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The Children’s Online Privacy Protection Act impacts your business

Today, major changes were made to COPPA that all website owners need to be aware of, but major questions remain unanswered.


New changes to a decade old law

A decade and almost a half ago, the Children’s Online Privacy Protection Act (COPPA) went into effect, which made it incredibly difficult for website owners to collect information about the users it determined to be under the age of thirteen.

Note that it didn’t make it illegal, it just made it difficult. They could still ask for parental permission to gather information about the kid…b ut the amount of paperwork involved in the process was so extreme that, for the most part, Family Website runners simply decided to treat all users as if they were 12 or younger. You know, to save time.

According to a statement made by Reuters1 today, the FTC has proposed some changes, citing things like cellular devices and social media integration as reasonable reasons to make things all at once easier and harder on website owners.

Unanswered questions pertaining to COPPA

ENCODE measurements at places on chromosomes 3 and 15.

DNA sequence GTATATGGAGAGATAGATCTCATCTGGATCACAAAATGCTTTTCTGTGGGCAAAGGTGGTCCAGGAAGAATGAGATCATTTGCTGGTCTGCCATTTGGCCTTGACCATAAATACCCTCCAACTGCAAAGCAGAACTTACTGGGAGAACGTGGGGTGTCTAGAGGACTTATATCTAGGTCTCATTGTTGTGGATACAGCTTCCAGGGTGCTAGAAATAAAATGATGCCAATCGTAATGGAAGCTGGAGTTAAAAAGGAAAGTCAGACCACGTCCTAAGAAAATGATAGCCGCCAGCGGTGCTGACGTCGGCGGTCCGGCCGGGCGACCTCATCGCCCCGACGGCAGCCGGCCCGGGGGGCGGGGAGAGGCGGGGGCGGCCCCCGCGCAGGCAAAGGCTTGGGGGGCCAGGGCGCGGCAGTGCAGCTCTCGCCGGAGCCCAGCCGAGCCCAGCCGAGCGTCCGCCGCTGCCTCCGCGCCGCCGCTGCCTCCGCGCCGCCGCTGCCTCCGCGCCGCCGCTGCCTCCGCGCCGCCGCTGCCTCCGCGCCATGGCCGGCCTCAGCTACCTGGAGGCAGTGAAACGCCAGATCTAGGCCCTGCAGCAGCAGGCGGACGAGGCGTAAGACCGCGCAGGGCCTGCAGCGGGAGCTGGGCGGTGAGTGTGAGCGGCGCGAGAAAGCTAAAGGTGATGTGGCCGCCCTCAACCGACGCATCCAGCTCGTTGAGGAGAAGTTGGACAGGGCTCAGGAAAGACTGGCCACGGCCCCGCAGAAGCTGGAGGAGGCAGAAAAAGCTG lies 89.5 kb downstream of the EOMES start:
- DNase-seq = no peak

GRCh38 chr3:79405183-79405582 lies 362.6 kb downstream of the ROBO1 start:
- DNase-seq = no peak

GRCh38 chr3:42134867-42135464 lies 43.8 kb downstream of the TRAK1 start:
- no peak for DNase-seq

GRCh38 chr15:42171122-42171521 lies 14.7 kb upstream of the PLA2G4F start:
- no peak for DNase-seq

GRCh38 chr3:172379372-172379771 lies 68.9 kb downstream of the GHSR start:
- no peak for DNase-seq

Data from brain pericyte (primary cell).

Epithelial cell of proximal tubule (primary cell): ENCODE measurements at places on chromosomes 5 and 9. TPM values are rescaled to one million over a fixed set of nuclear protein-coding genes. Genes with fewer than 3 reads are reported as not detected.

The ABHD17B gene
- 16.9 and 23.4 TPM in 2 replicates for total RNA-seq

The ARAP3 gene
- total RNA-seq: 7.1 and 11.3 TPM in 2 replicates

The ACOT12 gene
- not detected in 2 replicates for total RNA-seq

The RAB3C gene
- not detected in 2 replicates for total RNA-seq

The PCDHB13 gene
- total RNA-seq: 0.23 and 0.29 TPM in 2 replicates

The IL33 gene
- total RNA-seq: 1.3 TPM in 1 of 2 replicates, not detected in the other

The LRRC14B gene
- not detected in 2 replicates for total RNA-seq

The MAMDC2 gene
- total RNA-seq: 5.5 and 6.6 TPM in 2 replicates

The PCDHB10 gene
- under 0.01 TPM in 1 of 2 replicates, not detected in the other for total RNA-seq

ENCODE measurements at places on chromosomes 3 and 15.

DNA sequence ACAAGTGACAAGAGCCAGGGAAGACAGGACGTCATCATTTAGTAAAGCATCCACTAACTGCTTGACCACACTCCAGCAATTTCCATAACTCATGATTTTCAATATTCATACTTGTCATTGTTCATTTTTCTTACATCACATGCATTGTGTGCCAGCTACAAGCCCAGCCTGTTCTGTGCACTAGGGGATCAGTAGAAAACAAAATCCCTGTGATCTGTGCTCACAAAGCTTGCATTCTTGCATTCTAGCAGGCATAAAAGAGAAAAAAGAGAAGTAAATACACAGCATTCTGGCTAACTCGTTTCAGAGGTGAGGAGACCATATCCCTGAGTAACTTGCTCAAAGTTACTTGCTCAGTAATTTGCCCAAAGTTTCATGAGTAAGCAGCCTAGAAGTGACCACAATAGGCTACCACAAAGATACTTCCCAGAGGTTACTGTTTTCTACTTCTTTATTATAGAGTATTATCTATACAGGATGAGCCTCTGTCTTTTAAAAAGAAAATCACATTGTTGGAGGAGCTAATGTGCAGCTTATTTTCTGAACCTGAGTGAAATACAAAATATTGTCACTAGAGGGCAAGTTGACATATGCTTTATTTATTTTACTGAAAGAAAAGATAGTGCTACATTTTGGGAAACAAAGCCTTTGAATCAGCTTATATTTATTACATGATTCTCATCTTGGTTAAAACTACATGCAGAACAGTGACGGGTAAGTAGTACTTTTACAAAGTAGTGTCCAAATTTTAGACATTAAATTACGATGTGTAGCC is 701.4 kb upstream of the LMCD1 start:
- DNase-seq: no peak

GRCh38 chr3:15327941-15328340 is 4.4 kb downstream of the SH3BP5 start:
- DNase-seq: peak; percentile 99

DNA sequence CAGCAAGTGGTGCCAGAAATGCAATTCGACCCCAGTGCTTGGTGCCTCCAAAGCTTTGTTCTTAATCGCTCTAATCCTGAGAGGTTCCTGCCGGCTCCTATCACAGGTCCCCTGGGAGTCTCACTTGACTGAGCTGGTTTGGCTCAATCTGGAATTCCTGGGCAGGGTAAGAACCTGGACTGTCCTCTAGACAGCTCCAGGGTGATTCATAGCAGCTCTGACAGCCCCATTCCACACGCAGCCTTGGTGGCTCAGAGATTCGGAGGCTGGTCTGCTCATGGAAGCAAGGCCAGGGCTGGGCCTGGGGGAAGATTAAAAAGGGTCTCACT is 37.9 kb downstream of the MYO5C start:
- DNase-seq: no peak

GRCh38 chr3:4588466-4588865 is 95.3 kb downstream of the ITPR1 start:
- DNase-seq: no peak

If the proposal passes, website owners will be responsible for third party data collectors who gather data on users who are under thirteen but who haven’t gotten verifiable parental permission to give their information out.

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Here are some questions that aren’t answered but should be:

  • Who, exactly, benefits in this situation if the website owner gets dinged for third party activity?
  • Why wouldn’t a third party system be held responsible for being told not to collect the data and then collecting it anyway?
  • What, exactly, constitutes “verifiable” parental consent?
  • Are there really that many kids aged twelve and under running around with internet enabled smart phones that haven’t had parental blockers and passwords put on them?
  • Do these kids really have unfettered and non-parentally supervised access to social media sites like Facebook?
  • Why is thirteen (the age at which peer pressure starts to get significantly more intense) conveniently the magic age at which we decide a person is no longer in need of protection against marketers?
  • Why does Facebook always seem to win?
  • And, most importantly (and we ask in jest): did they choose the name “Children’s Online Privacy Protection Act” just so they would have an excuse to say the word “Copper” with a bad Brooklyn accent a lot?

1 Reuters report

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